The Birthday of Guru Nanak
Themes: celebrating the Birthday of Guru Nanak; leadership; Sikh traditions and values; equality.
Summary: Sikhs celebrate the Birthday of Guru Nanak on the date of the full moon in the month of Katak - usually October / November. The assembly celebrates his birthday by focusing on his message, received from God, that all are equal before God and should live peacefully with one another.
Resources: gather birthday themed items or display the image (see 'Key links').
Guru Nanak is the founder of the Sikh faith. As a Hindu boy, he was friends with a Muslim boy, and found it frustrating that the village holy men all seemed to be so certain that their ideas and way of life were right, often causing arguments and fights.
While bathing one day, Guru Nanak goes under the water and disappears. Three days later, he reappears out of the water, in exactly the same spot that he disappeared. He later explains that whilst he was missing, God gave him a message to share with everyone, which is what he spends the rest of his life doing: sharing the key message of Sikhism.
Duration: 5' 03"
End of speech: '...was the truth that Nanak had been searching for all his life.'
- What does everyone argue about in Nanak's village? (What God is like and who has the correct view of God.)
- What does Nanak do with the goods he takes to market? (He sees poor people and gives them away.)
- What does the cobra do as Nanak sleeps? (It spreads its hood, thus shielding the sleeping Nanak from the hot sun.)
- How long does Nanak disappear for? (He is underwater for two days and emerges again early on the third day.)
- What does Nanak say happened while he was in the river? (He says that he had a vision of God and that God had a message for him to share - that God loves everyone equally and that everyone should live together in peace.)
1. Entry music
Do an internet search using terms such as 'Sikh music' or 'Gudwara music'.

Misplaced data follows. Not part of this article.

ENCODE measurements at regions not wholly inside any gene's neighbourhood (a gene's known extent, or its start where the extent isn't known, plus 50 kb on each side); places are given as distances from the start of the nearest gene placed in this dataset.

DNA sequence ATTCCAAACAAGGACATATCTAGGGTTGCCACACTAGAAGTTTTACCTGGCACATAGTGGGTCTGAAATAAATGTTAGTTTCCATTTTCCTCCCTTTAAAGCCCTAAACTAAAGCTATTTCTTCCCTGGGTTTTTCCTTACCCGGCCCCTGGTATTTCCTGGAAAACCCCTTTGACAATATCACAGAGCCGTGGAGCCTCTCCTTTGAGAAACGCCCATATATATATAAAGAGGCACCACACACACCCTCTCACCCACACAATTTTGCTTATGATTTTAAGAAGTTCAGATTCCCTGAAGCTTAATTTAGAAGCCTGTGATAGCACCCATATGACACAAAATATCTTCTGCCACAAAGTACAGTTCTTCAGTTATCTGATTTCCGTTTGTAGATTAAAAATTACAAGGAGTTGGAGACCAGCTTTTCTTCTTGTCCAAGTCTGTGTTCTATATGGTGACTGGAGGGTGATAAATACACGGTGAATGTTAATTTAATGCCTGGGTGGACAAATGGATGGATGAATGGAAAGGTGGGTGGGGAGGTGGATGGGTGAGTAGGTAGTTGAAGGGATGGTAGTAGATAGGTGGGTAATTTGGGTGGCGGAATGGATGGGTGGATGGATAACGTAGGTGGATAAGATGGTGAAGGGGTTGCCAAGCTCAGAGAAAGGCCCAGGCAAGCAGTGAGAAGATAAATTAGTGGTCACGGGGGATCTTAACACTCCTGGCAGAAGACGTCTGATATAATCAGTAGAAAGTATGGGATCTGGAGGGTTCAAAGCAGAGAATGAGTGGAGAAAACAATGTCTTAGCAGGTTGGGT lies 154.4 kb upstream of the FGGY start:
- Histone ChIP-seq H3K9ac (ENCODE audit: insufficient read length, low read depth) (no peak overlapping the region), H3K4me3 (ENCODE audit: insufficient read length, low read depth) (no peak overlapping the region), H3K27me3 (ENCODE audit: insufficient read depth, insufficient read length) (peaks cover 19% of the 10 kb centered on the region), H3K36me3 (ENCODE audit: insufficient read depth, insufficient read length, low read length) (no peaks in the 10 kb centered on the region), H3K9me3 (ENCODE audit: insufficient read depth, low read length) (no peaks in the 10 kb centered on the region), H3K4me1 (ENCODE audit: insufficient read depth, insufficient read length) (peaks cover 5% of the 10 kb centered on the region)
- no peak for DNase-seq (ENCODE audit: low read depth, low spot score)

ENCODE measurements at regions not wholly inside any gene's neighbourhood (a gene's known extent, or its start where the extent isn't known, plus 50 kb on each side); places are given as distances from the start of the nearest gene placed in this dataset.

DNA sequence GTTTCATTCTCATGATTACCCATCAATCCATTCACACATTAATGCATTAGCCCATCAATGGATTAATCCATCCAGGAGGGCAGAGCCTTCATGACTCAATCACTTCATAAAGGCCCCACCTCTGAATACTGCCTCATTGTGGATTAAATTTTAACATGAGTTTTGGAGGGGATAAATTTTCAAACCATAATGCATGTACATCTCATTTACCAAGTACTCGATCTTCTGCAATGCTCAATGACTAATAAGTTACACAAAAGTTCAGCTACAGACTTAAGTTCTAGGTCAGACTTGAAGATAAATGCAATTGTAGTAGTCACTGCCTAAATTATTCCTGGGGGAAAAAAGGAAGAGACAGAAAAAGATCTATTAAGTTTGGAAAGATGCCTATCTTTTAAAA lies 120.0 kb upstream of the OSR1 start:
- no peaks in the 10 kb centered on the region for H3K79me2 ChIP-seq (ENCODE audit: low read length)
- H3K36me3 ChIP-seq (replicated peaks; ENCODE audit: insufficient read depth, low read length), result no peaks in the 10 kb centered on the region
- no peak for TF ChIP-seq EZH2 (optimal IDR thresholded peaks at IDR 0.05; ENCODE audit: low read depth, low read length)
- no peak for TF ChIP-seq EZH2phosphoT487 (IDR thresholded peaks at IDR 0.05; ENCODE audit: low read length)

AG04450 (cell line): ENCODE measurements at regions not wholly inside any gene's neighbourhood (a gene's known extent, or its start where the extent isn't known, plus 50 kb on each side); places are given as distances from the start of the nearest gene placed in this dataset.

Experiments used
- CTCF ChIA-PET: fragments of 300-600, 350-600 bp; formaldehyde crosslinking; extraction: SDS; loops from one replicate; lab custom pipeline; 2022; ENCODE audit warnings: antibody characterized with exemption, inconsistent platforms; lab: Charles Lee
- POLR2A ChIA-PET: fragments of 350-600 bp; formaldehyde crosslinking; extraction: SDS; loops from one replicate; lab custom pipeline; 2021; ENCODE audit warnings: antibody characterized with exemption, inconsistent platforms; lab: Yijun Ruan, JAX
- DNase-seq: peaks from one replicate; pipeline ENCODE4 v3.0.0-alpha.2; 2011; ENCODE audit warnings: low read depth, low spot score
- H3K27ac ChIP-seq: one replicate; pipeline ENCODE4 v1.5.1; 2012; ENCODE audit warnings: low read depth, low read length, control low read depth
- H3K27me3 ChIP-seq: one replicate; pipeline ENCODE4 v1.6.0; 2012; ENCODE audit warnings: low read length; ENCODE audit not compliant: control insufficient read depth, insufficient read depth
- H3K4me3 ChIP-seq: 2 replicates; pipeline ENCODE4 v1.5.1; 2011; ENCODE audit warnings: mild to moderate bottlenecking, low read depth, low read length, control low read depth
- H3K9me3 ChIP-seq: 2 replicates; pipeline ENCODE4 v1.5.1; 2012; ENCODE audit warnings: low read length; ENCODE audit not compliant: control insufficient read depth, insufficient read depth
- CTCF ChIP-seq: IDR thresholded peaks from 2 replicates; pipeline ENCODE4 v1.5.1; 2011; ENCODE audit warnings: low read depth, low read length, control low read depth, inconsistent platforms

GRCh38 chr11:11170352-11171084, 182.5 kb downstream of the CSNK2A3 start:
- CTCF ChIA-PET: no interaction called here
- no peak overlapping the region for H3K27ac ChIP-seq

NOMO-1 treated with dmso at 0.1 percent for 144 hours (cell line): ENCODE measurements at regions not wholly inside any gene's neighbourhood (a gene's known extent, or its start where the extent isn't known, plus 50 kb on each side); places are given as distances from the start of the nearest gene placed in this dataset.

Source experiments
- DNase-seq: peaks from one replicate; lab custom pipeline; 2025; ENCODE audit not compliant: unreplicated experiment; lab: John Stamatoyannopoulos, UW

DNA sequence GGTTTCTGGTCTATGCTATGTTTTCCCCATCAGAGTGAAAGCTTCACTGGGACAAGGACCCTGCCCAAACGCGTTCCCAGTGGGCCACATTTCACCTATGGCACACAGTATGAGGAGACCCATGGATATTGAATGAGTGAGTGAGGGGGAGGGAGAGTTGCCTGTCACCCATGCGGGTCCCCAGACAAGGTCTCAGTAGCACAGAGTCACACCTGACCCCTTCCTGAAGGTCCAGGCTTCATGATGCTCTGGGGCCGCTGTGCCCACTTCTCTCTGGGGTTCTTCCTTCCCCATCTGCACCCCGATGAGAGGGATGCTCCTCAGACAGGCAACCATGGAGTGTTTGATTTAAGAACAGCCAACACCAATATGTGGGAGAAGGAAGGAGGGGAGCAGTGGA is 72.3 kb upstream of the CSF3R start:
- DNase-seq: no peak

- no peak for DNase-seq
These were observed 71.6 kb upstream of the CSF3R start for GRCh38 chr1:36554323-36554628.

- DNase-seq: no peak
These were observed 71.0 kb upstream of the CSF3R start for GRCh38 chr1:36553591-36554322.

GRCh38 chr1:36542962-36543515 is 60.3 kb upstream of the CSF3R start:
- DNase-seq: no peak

Find some items that children might connect with a birthday - eg candle, card, party hat, etc - or display the image from 'Key links'. Show the clues to the children and ask them to say what connects each item. Explain that at about this time of year there is a special birthday - celebrated by Sikhs all around the world - the birthday of Guru Nanak. Guru Nanak was born over 500 years ago and is revered by Sikhs as the founder of their religion. Ask pupils to think about why Guru Nanak is such an important person within the Sikh religion as they watch the video.
3. The video
Play the video. The duration is 5' 05" and the final words are: ‘...This message was the truth that Nanak had been searching for all his life.’
4. After the video
Use the Video questions to help children recall the story:
- What were the villagers arguing about at the start?
- What did Nanak do with the goods he was taking to market?
- What does the cobra do as Nanak sleeps?
- How long does Nanak disappear for?
- What does Nanak say happened while he was in the river?
5. Time to talk
Ask the children to explain their ideas about why they think Guru Nanak is so important now that they’ve seen the video.
6. Opportunity to sing
If your assembly is to include a song this would be a good time to include it. Suggestions from BBC collections below.
7. Opportunity for reflection
Guru Nanak is remembered especially on his birthday each year by the Sikh community, when they will read the whole of their holy writings, the Guru Granth Sahib, over two days...
They will also think about the kind of person that Guru Nanak was…
Think what you know about him from today’s story…
He was brave…kind…generous…peaceful…
I wonder what words people might use to describe what you are like..?
In the quietness, think about that now…
8. Opportunity for prayer
Now I’m going to turn my thoughts into a prayer of thanks. Make the prayer your own if you would like to...
Dear God. Thank you for all the different qualities that make each of us special and unique - and for all that we each bring to our own school community.
Show us all how to help each other get along together and, like Guru Nanak, to be ‘peacemakers’.